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Help Save the San Gabriel Mountains National Monument (Jun 19, 2017)


In 2014, President Obama increased protection for 346,177 acres of the Angeles National Forest by creating the San Gabriel Mountains National Monument. Part of this monument borders our Claremont Hills Wilderness Park along its northern boundary.

In an unprecedented action in April, Interior Secretary Ryan Zinke placed it on a list of 27 recently designated national monuments to be "reviewed." The results could lead to Congressional action that would reduce the size of the monument or eliminate it altogether.

We on the board of the Claremont Wildlands Conservancy urge you to call Secretary Zinke or to write an email, postcard, or letter in support of our monument (and the 26 others at risk).

The deadline for pubic comment is July 10.

Here are ways to contact Secretary Zinke:

Department of the Interior
1849 C Street, N.W.
Washington DC 20240

(202) 208-3100

One of the Trump administration's arguments for initiating the review is that community participation in the process of creating these monuments was lacking. We need to demonstrate that this was not the case and that the monument meets vital needs in our region.

Copied below is the text of the letter that the board of Claremont Wildlands Conservancy has sent to Secretary Zinke. We have also sent versions of this letter to: Sen. Kamala Harris; Sen. Diane Feinstein; Rep. Judy Chu and her Claremont aide, Enrique Robles; Claremont City Council members; the City of Claremont's Friends of the CHWP; Paolo Perrone with the Trust for Public Land; and our allies at Sustainable Claremont and the League of Women Voters.

You are welcome to make use of the CWC's text in making your own appeal.

Dear Secretary Zinke:

I am writing on behalf of the Claremont Wildlands Conservancy, a grass-roots organization dedicated to preserving open space in the foothills of the San Gabriel Mountains near Claremont, California. Our goals are to preserve the flora and fauna of these foothills from residential development and to provide access for passive recreation for the citizens of the San Gabriel and Pomona Valleys. With the help of public and private funding we have helped to create the Claremont Hills Wilderness Park that now comprises over two thousand acres and logs over 400,000 visits each year. We have been working alongside other San Gabriel foothill communities to preserve and protect habitat for native California plants and animals and we have cooperated with the National Forest Service that manages the San Gabriel Mountains National Monument (SGMNM) that is adjacent to our foothills.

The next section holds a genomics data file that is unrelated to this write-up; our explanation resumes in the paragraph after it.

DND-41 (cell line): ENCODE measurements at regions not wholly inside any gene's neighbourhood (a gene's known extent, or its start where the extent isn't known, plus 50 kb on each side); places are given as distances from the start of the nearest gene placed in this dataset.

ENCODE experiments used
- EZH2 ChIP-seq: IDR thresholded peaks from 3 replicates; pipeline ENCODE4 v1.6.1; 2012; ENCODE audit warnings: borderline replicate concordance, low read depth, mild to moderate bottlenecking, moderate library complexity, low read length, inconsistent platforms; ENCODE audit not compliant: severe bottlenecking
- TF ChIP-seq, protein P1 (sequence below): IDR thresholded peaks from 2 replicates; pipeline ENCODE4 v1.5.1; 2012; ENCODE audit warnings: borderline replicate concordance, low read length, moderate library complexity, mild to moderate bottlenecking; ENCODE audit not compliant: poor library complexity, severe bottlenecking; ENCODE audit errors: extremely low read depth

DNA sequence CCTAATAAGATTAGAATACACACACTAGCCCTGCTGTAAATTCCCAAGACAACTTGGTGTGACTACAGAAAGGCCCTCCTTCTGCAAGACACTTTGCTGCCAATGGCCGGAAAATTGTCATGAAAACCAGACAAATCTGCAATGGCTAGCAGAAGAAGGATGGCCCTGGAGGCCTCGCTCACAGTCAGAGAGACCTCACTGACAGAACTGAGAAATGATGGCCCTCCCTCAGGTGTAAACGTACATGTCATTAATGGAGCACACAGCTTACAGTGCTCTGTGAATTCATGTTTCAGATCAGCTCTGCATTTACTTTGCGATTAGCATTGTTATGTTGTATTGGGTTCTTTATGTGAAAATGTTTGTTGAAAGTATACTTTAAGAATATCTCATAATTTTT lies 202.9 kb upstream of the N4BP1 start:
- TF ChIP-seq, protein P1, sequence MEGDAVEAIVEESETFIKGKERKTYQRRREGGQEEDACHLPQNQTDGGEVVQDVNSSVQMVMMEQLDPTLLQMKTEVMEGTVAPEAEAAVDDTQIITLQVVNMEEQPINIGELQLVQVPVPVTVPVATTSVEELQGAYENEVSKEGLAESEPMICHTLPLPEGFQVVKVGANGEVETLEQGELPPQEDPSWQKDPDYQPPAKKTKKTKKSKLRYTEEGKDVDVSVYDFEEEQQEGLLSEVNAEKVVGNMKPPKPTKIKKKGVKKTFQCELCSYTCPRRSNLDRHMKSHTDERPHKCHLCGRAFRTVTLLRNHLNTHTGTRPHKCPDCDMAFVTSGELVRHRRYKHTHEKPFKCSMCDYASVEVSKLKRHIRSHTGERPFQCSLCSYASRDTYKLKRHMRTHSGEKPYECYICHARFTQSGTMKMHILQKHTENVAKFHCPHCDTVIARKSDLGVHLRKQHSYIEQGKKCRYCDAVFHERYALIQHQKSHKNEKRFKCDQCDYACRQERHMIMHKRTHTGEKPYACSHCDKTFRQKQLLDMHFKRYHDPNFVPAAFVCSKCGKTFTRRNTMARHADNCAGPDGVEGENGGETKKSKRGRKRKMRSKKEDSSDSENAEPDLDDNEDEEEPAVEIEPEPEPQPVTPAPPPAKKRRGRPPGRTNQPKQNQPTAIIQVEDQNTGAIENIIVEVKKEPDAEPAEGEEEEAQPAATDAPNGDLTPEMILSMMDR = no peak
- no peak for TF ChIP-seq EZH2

In particular, we have been involved in the creation of the Monument's Management Plan to be completed in 2017. Congresswoman Judy Chu was a principal backer of the SGMNM but the work of many individuals and organizations in the foothill communities was the foundation of this initiative. The extraordinary public involvement in the development of the management plan from numerous public meetings, to the work of the San Gabriel Mountains Community Collaborative, to the efforts of Forest Service personnel is testimony to the support for the Monument and for efforts to expand its educational and recreation impacts on the adjacent urban populations.

We like to think of the SGMNM as a wonderful example of an Urban Protected Area (UPA) that carves out wild and protected land adjacent to a large and sprawling metropolitan region. Los Angeles County has a population of almost ten million people and this population has limited access to parklands and open space. The SGMNM offers an extraordinary opportunity to open up recreational opportunities for many underserved communities through educational programs, expanded walking and hiking trails, and improved public transportations systems.

The public demand for such recreational opportunities is extremely high. When surveying usage of our Wilderness Park, we found that 80 percent of the 400,000 annual visits to our park were from visitors who lived some distance from Claremont. Visitors of all ages came regularly as did representatives of a wide number of racial and ethnic groups. Like our coastlines and beaches, wild places in our mountains and foothills should remain open and accessible to all.

You have gone on record stating that the Department of the Interior should be a "good steward" of the public lands under federal jurisdiction. It should also listen to the communities impacted by monument designations. There is no doubt that communities in Los Angeles are desperate for more recreational opportunities in their "back yards" and the designation of the SGMNM in October 2014 was a wonderful and long overdue step toward meeting those needs. More needs to be done to make the Monument open and accessible to all but community groups such as ours are ready and willing to do our part. Children growing up in Pomona, El Monte, or Alhambra should have the opportunity to experience their local mountains just as you had that opportunity in Montana and in Glacier National Park.

We urge you to retain and even to expand the current boundaries of the San Gabriel Mountains National Monument. Moreover, we urge you to work with Congress to assure funding to realize the potential of this treasured public resource.

Lissa Petersen, President
Claremont Wildlands Conservancy


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